The songs of Buddy Holly are performed with great exuberance and rock ‘n’ roll fervor, while the life of Buddy Holly is superficialized and glossed over, in the touring company production of a show that has been wowing London crowds for a couple years.
“Buddy: The Buddy Holly Story” is a bad name for the show, and not just because it has the word “Buddy” twice. The show makes only half-hearted attempts to tell Buddy Holly’s story: who he was, how he rose to fame, his tragic death in a 1959 plane crash. His offstage life is reduced to a few tritely written, broadly acted scenes, the only real connection coming when Buddy (Van Zeiler) sings “True Love Ways” for his soon-to-be-widowed bride Maria (Victoria Stilwell).
Buddy’s bass player (Steve Friday) and drummer (Fred Berman) cry out to be liked, but their parts are so underwritten that we never get to know them. Our fondness for them is due mostly to their energy and musical ability — so when the band breaks up, all we can do is sit and watch and wonder why everybody doesn’t just start singing again.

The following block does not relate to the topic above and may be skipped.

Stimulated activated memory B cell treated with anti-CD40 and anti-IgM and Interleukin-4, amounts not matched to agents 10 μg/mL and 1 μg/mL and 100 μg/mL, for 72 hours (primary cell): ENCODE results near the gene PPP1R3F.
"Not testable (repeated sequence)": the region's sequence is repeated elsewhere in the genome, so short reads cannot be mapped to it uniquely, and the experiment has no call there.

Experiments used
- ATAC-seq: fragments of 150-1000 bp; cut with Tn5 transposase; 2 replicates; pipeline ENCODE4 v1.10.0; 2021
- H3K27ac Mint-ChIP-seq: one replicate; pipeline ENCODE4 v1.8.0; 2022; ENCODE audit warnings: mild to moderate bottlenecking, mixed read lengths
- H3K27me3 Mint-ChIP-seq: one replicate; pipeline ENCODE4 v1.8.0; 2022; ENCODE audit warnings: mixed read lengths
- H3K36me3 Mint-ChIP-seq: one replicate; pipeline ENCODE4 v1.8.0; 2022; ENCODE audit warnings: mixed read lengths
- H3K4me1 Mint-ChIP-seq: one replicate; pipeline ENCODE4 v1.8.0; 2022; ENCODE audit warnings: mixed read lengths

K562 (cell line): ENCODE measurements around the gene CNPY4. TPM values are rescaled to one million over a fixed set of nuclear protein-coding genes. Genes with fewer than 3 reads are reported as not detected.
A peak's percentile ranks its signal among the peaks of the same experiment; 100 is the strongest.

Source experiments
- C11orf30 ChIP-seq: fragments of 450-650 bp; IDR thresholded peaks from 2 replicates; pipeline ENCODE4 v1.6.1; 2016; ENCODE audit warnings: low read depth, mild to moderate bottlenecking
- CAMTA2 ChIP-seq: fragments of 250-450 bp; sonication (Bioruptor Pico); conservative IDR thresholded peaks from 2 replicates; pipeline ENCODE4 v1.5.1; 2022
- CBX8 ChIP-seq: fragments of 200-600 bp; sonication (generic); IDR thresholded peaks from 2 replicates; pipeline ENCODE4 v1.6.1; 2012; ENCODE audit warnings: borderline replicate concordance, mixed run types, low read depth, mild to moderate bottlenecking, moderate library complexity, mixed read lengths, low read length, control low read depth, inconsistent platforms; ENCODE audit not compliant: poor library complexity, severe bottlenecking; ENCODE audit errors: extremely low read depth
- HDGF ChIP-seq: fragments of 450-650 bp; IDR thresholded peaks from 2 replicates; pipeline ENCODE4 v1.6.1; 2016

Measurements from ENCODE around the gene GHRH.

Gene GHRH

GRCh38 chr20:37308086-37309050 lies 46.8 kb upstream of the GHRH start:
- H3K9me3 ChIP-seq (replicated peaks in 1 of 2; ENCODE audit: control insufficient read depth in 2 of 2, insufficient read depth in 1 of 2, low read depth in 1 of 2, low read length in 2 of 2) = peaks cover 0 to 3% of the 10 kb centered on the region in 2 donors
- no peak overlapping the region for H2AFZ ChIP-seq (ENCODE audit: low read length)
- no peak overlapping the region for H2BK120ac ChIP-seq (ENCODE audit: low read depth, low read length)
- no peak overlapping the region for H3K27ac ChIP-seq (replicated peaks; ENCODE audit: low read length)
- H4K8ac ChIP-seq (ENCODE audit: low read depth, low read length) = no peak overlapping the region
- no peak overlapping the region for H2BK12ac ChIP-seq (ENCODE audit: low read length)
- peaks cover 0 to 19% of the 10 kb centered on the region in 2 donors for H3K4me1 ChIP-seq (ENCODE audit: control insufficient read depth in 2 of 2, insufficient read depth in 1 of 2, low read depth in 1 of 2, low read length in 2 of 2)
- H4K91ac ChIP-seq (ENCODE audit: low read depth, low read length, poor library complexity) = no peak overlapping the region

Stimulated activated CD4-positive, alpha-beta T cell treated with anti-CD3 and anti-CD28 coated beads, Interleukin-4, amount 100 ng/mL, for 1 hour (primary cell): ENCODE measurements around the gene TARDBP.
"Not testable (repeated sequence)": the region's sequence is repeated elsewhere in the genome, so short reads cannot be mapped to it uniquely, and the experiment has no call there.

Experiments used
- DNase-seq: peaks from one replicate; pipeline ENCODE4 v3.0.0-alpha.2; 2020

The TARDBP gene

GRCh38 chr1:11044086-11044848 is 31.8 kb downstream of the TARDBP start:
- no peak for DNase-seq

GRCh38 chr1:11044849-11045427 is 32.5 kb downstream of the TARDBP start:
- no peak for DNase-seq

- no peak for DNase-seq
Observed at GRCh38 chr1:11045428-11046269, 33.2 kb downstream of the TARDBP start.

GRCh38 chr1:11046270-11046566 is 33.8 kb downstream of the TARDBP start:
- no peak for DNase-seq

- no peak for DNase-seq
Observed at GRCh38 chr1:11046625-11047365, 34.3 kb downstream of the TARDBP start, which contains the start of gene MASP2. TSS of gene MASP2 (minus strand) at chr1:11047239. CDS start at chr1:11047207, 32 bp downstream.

The reason most of the acting is overdone is probably that the actors double as singers and musicians in the finale, when Buddy, the Big Bopper (Travis Turpin) and Ritchie Valens (Rob Langeder) perform in Clear Lake, Iowa, just before that fateful flight.
The entire ensemble consists of nothing but top-notch singers and musicians, and some of those rock ‘n’ roll numbers are truly electrifying.
There’s no denying that the show is entertaining, if you take it as nothing more than a rock concert that pays tribute to Buddy Holly with a shell of a plot surrounding it. The problem is that if you’re going to try to tell his story, do it for real. I would have no problem with a show that was JUST a Buddy Holly tribute concert. I also would have no problem with a show that attempted to tell his life story, with some of his songs quite naturally thrown in to the mix.
But this show tries to do both, and the concepts trip over each other. The “life story” scenes, as mentioned, aren’t much good. The “tribute concert” angle is much, much better — but it gets slowed down by the dialogue scenes.
If you’re a Buddy Holly fan, see this show for a vivid re-creation of his best work, fantastically and lovingly performed. If you’re looking for biography or insight, forget it.
I like Buddy Holly. I mean, who doesn't like Buddy Holly? I just wish this show had done one or the other: Either show us his biography, which I'm sure could have been interesting, or else do a simple rock concert with his songs. The half-hearted mixture just didn't work. But the rock music was definitely kickin', that's for sure.